There is virtually NO END to this stuff. And yes, pun definitely intended, because Miku is a virtual character. Also, I'm willing to bet that some of you - cynics, through and through - were probably thinking to themselves, "y'know, I'll bet that some of these hardcore fans want to actually have sex with Hatsune Miku." You would not be wrong. You would be so very, very correct.
There are hundreds of smutty, unofficially-licensed Miku items out there, from dirty fan-made comics and videos, to actual, legit sex toys. I won't link them here, not out of some stupid duty to keep this blog SFW, but rather so I don't insult the intelligence of the industrious pervs of the world who are perfectly capable of finding this stuff themselves.
7) Hatsune Miku's Vocaloid Software Produced Japan's Most Popular Karaoke Song
When we think of America's most popular Karaoke song, we have certain touchstones; classics in the vein of Journey's "Don't Stop Believin'," newer hits by Lady Gaga, and the like. Get a drunken rabble going, and once somebody starts singing "Sweet Caroline," and we all join in like the easily-led sheep that we are.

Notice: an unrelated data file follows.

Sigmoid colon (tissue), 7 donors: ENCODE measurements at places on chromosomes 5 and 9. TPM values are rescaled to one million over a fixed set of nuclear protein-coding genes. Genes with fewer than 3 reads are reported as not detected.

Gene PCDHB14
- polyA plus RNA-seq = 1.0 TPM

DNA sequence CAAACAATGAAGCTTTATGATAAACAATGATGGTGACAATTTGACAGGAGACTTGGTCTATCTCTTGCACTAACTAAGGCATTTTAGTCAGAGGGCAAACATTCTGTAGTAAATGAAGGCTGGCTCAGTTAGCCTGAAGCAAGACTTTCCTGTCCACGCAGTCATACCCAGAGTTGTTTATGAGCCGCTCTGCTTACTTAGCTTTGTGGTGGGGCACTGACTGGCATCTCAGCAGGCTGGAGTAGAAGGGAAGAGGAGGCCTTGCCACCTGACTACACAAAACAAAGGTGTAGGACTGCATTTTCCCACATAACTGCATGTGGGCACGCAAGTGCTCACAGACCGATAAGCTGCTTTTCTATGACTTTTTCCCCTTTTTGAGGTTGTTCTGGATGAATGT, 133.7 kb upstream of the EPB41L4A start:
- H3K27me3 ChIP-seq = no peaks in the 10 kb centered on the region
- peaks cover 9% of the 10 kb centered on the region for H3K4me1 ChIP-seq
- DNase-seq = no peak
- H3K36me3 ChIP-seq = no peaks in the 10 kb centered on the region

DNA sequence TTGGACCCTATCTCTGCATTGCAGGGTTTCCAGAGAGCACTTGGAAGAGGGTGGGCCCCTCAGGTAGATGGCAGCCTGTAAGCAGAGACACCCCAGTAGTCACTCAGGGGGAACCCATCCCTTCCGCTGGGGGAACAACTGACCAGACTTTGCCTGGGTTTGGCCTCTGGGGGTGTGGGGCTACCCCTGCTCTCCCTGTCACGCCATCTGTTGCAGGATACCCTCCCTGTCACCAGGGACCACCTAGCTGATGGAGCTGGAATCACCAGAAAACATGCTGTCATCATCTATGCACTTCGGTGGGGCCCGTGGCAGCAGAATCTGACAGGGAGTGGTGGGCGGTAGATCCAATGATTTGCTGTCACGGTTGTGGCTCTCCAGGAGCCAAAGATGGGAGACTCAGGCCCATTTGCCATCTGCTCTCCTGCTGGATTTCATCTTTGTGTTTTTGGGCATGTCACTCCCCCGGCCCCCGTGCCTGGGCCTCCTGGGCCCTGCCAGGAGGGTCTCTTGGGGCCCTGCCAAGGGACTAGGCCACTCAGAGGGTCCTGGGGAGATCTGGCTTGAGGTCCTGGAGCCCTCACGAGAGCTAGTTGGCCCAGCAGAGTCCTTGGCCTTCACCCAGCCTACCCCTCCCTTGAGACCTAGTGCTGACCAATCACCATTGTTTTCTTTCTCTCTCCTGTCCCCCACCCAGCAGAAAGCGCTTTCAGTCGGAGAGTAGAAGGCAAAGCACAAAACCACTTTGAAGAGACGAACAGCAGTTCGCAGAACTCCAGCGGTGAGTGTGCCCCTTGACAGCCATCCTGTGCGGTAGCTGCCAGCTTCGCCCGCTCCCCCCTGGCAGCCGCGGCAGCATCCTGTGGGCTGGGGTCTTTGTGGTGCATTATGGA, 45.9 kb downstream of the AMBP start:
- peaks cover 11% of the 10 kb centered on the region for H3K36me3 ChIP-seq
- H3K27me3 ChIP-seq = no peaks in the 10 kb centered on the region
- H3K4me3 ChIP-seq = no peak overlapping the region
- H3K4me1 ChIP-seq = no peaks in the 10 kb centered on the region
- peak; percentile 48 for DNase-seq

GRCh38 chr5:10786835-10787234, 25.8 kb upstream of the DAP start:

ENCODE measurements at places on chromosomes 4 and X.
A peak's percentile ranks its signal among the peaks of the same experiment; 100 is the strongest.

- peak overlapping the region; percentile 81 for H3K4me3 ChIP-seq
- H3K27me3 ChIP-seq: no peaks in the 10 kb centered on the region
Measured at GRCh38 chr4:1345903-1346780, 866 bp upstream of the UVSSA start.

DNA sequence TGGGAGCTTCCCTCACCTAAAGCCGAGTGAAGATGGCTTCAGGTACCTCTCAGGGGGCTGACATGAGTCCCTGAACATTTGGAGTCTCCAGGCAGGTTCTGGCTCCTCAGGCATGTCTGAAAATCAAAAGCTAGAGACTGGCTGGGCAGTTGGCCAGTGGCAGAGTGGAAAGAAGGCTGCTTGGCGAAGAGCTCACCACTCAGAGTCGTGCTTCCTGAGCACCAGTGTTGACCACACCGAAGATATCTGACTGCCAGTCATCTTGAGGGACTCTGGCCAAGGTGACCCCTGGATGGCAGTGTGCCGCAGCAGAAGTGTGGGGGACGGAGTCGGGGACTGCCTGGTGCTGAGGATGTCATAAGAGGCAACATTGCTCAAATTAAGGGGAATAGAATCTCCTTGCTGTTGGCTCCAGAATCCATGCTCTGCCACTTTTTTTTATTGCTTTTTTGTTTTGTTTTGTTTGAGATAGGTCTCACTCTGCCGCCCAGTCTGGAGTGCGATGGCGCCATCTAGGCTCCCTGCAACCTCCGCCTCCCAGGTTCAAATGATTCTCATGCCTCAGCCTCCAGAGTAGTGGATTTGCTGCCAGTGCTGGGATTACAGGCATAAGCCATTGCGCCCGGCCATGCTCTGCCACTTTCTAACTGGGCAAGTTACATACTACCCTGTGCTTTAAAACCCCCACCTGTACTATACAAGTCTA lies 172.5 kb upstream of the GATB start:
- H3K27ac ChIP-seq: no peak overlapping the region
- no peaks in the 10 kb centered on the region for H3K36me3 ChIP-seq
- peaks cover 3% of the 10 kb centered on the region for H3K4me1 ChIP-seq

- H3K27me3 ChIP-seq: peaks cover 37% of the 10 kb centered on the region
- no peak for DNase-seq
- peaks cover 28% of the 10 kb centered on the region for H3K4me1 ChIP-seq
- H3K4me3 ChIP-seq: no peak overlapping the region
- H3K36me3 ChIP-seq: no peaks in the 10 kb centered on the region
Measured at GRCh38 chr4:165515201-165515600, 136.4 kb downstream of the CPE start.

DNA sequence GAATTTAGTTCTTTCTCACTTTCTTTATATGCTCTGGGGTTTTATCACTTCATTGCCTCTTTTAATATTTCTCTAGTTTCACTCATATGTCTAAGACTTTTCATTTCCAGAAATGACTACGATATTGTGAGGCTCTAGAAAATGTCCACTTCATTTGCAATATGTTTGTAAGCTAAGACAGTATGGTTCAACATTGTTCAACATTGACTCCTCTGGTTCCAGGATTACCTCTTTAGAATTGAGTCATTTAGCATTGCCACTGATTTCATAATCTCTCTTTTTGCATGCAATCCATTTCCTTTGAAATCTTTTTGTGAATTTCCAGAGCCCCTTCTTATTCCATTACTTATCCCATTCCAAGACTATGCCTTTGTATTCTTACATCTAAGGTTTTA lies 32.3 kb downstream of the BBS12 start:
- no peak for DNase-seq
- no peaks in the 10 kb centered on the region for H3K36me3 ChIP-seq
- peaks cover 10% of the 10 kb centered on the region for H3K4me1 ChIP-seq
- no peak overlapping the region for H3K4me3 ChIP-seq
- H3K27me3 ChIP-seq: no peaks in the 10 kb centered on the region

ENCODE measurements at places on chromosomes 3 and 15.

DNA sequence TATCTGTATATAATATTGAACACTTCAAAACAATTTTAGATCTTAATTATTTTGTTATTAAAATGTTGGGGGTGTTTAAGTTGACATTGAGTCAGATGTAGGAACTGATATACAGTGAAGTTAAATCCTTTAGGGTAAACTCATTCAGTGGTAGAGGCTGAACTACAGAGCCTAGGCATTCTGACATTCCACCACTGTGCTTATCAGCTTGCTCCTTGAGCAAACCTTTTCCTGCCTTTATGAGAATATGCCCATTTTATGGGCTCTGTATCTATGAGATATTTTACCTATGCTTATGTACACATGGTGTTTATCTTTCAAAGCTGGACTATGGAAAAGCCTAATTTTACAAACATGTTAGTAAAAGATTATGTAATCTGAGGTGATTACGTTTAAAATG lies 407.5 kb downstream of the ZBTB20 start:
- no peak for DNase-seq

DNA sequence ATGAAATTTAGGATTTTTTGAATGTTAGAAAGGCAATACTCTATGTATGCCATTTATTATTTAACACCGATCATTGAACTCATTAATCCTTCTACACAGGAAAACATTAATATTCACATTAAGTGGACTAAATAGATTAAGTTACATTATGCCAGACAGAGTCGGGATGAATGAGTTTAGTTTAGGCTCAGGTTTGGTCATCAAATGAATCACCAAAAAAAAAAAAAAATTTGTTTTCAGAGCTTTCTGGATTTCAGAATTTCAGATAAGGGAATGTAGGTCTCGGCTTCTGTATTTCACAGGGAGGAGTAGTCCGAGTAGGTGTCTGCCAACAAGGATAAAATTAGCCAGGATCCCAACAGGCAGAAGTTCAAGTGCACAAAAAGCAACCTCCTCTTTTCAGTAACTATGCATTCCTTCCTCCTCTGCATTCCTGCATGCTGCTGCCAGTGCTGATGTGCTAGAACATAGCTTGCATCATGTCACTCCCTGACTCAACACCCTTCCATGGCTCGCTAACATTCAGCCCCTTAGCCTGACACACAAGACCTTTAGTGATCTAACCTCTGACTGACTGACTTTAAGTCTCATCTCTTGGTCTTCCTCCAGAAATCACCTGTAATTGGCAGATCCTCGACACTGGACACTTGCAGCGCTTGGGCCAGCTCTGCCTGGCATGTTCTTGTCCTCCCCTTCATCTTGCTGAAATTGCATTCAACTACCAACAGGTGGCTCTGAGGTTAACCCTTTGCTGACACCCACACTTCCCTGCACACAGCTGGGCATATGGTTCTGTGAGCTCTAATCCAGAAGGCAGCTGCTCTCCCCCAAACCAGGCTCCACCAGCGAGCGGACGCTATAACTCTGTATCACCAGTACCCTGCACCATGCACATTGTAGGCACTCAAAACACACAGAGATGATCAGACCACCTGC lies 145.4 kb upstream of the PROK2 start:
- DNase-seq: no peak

In Japan, the centerpiece of karaoke's invention, the MOST POPULAR KARAOKE SONG just so happens to be a Vocaloid piece.
Look at this thing. It has seven million views. This song played on the radio. It was a huge, chart-topping hit. Go fuck yourself, PSY.
6) The Wrath of the Hatsune Miku Fans vs. Louis Vuitton and Others
As I mentioned before, some people actually want to have sex with Hatsune Miku. Other people might have a bit more of a chaste relationship with the virtual creation, but that doesn't make their devotion to the character any less... creepy.
Case in point: Louis Vuitton and his famed designer Marc Jacobs were drafted to design a special outfit for Hatsune Miku in preparation for her 2012 Vocaloid Opera. Just to let that sink in: yes, there's an actual legit opera featuring CGI Hatsune Miku, and they hired Louis Vuitton to design her. This all happened.
The fans, however, went ballistic. On Japanese social forum 2ch (basically a big nerdy enclave that is the direct antecedent for 4chan), users were livid and said lovely things like this (through some translation, of course):
"There is no way the designer of some fashion brand for morons is going to be able to appeal to otaku with moe illustrations."
"What do you expect from some crazed homosexual fashion designer:"
Yikes! And there's others, of course. The comments section for this CBS news report on Hatsune Miku, calling her the "World's Fakest Pop Star," are filled with vitriol. The lesson being: overly-obsessive fans exist all over the world, people. We are not alone.